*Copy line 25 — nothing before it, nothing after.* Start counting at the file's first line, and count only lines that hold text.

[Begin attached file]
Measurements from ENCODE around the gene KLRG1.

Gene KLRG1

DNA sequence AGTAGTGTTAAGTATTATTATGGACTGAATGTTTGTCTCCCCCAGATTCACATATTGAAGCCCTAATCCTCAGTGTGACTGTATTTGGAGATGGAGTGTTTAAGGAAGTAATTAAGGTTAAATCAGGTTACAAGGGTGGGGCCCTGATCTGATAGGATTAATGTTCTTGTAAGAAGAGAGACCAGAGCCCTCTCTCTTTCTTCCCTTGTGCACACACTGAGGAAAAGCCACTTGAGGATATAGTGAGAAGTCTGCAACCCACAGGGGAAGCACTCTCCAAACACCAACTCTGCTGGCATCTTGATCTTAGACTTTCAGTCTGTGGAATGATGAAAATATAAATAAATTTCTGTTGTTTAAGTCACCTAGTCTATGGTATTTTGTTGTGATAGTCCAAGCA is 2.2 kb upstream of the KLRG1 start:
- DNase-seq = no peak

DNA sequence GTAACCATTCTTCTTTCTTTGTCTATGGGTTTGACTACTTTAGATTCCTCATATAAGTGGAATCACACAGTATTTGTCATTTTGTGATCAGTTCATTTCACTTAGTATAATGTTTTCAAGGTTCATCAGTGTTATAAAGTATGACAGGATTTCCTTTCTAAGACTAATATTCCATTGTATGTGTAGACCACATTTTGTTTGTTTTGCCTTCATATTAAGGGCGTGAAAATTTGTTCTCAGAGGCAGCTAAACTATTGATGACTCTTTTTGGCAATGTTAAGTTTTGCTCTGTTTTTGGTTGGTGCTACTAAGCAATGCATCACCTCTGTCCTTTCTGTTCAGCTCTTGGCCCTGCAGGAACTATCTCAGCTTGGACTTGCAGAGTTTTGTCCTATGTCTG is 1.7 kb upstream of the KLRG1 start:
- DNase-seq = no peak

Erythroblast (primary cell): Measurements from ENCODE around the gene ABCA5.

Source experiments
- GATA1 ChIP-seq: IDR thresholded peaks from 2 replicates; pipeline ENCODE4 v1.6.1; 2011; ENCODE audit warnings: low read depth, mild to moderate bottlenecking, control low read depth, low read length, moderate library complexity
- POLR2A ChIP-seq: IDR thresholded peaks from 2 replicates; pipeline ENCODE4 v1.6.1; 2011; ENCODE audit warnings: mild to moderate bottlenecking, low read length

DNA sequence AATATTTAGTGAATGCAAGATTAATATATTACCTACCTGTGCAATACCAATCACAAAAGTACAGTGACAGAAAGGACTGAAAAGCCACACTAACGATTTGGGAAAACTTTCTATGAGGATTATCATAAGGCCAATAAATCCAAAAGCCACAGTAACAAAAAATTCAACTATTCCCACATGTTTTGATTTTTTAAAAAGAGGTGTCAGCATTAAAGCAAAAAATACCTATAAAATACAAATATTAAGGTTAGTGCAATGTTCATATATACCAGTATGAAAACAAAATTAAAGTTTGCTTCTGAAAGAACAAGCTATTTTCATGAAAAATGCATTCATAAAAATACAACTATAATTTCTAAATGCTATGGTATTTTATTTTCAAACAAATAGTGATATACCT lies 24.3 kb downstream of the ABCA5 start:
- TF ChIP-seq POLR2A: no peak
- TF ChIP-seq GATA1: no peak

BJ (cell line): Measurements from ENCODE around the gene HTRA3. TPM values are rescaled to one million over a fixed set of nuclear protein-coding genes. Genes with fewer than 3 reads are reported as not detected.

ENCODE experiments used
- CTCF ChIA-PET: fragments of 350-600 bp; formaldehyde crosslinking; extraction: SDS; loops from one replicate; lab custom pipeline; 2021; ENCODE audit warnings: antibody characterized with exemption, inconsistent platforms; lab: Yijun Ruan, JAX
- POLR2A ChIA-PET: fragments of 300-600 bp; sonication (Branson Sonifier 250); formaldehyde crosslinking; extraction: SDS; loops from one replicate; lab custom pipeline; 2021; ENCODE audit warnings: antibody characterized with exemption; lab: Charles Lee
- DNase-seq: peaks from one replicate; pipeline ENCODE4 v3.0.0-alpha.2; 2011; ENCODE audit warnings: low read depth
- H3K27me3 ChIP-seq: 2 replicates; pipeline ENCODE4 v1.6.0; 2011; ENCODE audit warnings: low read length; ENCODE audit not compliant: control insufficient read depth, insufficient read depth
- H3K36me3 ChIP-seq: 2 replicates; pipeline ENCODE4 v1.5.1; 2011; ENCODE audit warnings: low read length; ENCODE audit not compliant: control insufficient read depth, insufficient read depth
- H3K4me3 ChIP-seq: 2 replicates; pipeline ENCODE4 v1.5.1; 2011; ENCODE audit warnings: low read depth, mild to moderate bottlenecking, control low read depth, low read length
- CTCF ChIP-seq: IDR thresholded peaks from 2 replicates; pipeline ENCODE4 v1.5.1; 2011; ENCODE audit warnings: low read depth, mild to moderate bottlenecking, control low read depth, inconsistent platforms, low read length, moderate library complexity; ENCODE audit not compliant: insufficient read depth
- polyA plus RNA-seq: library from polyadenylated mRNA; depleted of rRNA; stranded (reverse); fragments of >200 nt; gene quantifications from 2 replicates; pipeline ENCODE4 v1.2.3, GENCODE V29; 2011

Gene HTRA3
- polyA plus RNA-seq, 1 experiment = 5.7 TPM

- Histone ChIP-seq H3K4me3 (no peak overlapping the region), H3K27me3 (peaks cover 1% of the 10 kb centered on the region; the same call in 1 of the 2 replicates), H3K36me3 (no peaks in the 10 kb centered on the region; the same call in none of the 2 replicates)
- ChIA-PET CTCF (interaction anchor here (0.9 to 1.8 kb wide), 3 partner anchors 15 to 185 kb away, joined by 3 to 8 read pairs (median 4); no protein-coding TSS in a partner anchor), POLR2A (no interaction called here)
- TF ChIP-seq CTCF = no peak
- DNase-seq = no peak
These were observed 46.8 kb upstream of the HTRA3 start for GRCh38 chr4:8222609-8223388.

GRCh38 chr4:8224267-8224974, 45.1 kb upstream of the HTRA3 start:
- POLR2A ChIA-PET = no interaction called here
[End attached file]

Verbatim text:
- polyA plus RNA-seq, 1 experiment = 5.7 TPM